Welcome to This Date in Aviation History, getting of you caught up on milestones, important historical events and people in aviation from November 1 through November 3.


November 2, 1947 – The first flight of the Hughes H-4 Hercules. There’s no question that Howard Hughes was an eccentric man. Known for his reclusive behavior, he was also one of the wealthiest people of his generation. Through his varied interests and investments, Hughes managed to grow a $1 million inheritance into a billion-dollar empire that encompassed interests in investing, film making, real estate and philanthropy. But to some, he is best known for his efforts in aviation, first with the formation of Hughes Aircraft Company in 1932 and later with his purchase of a controlling investment in Trans World Airlines in 1939. Hughes had a fascination with speed and air racing, and built the Hughes H-1 Racer, in which he set numerous speed records. The H-1 was also the last privately-developed aircraft to set a world speed record. He developed other aircraft for the US military, none of which were particularly successful, but ironically, Hughes is best known for his greatest failure, the H-4 Hercules.

Popularly known as the Spruce Goose, the Hercules was conceived early in WWII by shipbuilder Henry J. Kaiser and built by Hughes Aircraft in the hopes of providing the US Army with a transatlantic cargo plane that would be capable of carrying either 150,000 pounds of cargo, 750 fully equipped troops, or two M4 Sherman tanks weighing 30 tons each. Hercules was an apt name for the plane, because it was a true behemoth and the largest flying boat ever built, and its wingspan of 320 feet 11 inches remains the longest in the history of aviation. In an effort to save weight and conserve metal, the Hercules was constructed almost entirely of birch (not spruce, but that doesn’t have quite the same poetic ring to it), and was powered by eight Pratt & Whitney R-4360 Wasp Major radial engines each producing 3,000 horsepower. The H-4 was constructed in Hughes’ Los Angeles factory, then a house moving company transported the disassembled aircraft to Long Beach, where it was reassembled for flight testing.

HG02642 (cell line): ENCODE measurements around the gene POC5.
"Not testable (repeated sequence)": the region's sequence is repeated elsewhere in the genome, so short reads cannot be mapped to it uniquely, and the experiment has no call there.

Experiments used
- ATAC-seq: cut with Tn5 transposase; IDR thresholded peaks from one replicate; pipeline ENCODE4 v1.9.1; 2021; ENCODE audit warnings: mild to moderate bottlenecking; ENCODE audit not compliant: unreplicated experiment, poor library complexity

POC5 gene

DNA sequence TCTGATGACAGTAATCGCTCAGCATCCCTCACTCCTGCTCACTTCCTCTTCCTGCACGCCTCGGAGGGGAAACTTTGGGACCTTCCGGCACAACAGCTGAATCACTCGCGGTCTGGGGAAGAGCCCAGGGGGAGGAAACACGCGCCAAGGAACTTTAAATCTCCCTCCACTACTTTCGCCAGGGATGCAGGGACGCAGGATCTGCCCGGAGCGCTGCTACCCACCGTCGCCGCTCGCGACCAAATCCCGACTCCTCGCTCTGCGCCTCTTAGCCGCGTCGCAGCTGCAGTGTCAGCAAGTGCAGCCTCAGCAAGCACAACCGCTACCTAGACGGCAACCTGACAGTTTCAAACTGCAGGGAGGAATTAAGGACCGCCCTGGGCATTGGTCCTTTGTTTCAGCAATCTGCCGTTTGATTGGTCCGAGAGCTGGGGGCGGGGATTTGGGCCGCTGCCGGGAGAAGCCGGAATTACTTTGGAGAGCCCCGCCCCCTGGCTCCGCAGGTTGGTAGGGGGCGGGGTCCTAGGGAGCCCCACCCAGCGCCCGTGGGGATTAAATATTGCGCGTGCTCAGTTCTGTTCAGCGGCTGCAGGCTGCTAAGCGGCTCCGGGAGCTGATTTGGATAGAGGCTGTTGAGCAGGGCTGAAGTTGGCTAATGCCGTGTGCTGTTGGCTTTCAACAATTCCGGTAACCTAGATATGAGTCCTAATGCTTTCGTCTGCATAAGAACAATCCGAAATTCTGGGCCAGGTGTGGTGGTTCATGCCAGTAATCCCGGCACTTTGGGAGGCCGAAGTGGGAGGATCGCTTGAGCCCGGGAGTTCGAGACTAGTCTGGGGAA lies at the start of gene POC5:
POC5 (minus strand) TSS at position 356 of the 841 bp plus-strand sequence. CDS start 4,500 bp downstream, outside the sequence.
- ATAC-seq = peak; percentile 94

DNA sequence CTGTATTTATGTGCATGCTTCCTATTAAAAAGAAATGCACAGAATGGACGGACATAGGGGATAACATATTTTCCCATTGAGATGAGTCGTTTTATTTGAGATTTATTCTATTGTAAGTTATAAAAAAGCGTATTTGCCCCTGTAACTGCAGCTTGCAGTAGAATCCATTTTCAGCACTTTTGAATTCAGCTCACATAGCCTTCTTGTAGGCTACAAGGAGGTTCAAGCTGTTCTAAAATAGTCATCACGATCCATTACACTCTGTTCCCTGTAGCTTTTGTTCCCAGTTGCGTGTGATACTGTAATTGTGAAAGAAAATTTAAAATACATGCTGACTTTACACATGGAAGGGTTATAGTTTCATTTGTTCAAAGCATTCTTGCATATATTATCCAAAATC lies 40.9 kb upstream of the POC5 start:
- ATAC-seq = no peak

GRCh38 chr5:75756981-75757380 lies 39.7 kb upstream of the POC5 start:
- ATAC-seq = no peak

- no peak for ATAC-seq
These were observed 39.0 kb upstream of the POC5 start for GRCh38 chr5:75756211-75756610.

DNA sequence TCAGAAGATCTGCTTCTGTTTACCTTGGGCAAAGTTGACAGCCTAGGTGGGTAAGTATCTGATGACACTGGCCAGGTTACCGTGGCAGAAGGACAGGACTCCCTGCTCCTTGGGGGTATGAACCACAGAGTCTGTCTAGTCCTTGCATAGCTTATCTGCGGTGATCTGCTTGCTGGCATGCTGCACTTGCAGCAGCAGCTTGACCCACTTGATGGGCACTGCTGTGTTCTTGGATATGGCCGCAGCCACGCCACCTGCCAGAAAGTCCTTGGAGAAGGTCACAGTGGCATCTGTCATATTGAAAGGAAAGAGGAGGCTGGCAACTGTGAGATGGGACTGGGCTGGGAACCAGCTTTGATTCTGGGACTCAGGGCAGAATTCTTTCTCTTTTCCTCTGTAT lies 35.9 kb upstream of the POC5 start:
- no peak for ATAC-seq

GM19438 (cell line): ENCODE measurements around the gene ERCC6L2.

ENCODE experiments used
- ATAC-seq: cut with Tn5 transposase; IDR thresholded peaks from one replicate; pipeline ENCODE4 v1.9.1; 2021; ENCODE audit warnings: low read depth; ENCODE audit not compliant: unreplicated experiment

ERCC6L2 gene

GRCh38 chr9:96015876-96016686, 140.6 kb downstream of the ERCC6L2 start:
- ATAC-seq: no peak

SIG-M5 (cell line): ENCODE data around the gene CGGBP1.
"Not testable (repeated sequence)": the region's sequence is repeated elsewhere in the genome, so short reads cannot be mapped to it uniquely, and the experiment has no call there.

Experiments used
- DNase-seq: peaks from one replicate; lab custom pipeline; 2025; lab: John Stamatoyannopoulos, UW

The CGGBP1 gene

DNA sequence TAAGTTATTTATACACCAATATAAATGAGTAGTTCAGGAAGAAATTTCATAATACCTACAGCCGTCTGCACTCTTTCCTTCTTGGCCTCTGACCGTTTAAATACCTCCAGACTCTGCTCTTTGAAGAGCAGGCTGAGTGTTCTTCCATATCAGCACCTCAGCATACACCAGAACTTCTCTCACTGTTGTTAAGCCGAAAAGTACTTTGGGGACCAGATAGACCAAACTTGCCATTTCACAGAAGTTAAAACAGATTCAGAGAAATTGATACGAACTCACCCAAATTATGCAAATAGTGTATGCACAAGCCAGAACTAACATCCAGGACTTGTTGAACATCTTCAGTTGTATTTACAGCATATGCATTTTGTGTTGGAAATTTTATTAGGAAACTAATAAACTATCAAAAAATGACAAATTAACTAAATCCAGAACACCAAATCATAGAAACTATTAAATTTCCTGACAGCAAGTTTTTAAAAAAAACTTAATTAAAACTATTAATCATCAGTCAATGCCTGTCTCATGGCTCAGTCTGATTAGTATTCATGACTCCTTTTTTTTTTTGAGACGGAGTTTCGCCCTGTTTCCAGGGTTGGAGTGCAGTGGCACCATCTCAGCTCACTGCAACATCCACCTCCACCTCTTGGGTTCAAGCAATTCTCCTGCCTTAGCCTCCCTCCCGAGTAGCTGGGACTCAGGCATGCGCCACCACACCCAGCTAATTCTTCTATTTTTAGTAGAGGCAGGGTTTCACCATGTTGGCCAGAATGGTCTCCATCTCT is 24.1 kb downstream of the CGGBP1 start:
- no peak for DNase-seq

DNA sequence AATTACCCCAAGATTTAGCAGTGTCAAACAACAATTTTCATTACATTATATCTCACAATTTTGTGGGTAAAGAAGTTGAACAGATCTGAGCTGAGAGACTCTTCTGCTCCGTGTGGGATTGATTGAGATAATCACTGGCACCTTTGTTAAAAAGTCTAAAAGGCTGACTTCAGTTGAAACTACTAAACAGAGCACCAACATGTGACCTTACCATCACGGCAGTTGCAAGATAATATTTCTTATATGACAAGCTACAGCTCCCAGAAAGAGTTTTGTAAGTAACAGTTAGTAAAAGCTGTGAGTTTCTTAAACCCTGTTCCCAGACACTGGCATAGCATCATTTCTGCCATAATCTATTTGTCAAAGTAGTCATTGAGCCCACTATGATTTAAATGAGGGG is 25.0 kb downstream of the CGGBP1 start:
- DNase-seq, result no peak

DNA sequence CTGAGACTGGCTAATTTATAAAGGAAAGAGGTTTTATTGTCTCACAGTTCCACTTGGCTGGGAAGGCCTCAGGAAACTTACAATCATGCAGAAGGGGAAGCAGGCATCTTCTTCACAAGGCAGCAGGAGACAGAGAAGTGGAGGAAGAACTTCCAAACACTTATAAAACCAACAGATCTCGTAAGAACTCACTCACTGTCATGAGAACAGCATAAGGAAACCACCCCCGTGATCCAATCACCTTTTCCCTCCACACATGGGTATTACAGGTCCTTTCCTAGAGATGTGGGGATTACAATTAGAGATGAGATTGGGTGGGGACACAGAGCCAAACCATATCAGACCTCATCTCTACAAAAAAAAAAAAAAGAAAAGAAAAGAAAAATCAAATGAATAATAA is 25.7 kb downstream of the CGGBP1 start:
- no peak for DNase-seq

The first and only flight of the Spruce Goose

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With Hughes at the controls, the Hercules made two uneventful taxi runs, then, on the third, Hughes lifted the Spruce Goose off the surface of the water. The giant aircraft rose to about 70 feet, flew at 135 mph for about a mile, then settled back onto the water—and never flew again. It is impossible to know if the Spruce Goose would have met its design objectives. Its first flight came more than two years after VJ Day and the US government was no longer interested in such a huge, propeller-powered cargo plane. The Spruce Goose was maintained in a climate-controlled hangar for 30 years, and eventually acquired by the Disney company, who had plans to develop a theme park around it, and placed on display in 1980. It was later transferred to the Aero Club of Southern California and now resides at the Evergreen Aviation and Space Museum in McMinnville, Oregon. (FAA photo; Los Angeles Times photo)


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November 2, 1943 – The first flight of the Grumman F7F Tigercat. During WWII, the piston powered fighter reached the zenith of its development. Unfortunately for the war effort, however, some of the greatest propeller planes ever produced came too late make a difference in the outcome of the war, and were soon displaced by jet-powered aircraft during the Korean War. Such was the fate of the Tigercat, one of the fastest piston-powered fighters ever built and, in the words of Navy test pilot Frederick Trapnell, “...the best damn fighter I’ve ever flown.”

Grumman has a rich history of providing warplanes for the US Navy, but the aircraft that became the Tigercat actually started out as a project by Grumman to build a twin-engine interceptor for the US Army Air Corps, the XP-50, which itself was a development of the radical XF5F Skyrocket. But when the XP-50 prototype was lost in a crash, funding was shifted to a new design, the XP-65, and development of the Army interceptor, as well as a Navy version, designated XF7F-1, took place simultaneously. The new interceptor kept the twin engines of its predecessor, but was otherwise a traditional design, albeit with a very narrow fuselage to reduce its frontal area.